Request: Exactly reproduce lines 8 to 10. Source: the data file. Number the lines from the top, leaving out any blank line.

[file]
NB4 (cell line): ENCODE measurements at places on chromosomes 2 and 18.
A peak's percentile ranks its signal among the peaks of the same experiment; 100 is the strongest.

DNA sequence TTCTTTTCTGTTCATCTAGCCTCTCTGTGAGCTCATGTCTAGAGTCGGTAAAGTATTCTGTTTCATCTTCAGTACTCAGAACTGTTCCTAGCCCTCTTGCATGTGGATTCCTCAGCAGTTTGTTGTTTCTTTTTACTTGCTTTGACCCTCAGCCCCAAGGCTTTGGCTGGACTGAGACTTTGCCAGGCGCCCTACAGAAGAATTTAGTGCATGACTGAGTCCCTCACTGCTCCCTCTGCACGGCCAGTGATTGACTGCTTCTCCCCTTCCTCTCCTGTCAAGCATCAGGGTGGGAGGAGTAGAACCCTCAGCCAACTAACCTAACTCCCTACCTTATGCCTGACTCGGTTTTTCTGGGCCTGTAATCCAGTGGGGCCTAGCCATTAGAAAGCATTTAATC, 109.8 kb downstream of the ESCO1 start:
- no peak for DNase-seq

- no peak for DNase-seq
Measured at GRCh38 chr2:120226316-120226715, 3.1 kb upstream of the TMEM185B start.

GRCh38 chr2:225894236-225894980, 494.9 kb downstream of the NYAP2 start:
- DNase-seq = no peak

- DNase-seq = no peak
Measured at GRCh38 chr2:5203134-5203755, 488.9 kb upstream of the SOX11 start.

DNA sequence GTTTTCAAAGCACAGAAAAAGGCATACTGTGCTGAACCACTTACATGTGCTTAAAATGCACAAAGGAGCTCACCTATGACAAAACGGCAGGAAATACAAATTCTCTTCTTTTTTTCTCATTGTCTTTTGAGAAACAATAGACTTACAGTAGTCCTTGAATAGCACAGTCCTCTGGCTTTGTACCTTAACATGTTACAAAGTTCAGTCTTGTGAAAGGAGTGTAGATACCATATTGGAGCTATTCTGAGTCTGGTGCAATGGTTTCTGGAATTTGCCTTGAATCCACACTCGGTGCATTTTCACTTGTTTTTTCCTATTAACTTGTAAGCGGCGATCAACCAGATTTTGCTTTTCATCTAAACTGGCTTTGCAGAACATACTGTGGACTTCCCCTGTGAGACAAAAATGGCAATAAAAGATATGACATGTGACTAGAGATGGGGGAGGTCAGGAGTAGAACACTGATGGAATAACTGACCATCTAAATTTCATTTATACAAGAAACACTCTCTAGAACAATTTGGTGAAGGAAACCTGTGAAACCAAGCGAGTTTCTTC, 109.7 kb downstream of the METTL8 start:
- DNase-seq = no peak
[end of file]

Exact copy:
- DNase-seq = no peak

- DNase-seq = no peak
Measured at GRCh38 chr2:5203134-5203755, 488.9 kb upstream of the SOX11 start.